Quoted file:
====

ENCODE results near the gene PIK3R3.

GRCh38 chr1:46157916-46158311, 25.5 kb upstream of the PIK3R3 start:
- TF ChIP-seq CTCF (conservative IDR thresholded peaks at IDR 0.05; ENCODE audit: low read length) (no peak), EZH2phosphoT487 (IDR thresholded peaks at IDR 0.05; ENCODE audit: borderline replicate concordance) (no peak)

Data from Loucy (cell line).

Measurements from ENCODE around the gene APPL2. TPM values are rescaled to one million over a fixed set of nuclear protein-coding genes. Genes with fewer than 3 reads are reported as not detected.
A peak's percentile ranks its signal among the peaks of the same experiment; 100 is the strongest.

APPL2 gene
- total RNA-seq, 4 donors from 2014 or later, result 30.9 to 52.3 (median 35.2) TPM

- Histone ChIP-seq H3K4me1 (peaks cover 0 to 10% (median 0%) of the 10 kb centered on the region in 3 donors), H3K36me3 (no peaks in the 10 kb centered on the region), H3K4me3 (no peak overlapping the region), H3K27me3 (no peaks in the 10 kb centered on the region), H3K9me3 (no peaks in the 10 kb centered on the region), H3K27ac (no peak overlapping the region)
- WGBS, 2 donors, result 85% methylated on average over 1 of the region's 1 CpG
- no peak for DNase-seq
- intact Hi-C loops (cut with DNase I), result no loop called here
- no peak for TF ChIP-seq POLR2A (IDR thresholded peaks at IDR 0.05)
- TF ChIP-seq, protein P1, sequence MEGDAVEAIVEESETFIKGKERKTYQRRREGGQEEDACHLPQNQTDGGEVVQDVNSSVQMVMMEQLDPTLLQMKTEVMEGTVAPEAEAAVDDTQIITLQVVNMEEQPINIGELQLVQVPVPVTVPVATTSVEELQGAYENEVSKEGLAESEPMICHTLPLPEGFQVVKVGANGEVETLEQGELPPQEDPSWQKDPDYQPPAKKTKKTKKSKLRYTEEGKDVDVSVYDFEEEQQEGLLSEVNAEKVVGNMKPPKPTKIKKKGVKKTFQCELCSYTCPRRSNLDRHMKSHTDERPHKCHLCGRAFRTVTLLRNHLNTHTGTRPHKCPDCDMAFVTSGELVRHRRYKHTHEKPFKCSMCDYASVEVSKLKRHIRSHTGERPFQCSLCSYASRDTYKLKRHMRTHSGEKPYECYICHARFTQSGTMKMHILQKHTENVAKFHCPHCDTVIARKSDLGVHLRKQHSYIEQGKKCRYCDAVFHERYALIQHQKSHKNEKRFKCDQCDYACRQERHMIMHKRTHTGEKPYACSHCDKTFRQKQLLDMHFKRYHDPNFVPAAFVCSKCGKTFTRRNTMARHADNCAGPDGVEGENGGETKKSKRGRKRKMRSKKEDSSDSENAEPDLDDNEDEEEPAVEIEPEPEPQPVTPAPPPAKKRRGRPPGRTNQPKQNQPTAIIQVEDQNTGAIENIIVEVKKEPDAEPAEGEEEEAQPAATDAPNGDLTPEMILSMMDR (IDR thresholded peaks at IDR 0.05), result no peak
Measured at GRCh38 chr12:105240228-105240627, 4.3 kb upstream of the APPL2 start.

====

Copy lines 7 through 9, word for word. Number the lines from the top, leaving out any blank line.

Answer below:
APPL2 gene
- total RNA-seq, 4 donors from 2014 or later, result 30.9 to 52.3 (median 35.2) TPM

- Histone ChIP-seq H3K4me1 (peaks cover 0 to 10% (median 0%) of the 10 kb centered on the region in 3 donors), H3K36me3 (no peaks in the 10 kb centered on the region), H3K4me3 (no peak overlapping the region), H3K27me3 (no peaks in the 10 kb centered on the region), H3K9me3 (no peaks in the 10 kb centered on the region), H3K27ac (no peak overlapping the region)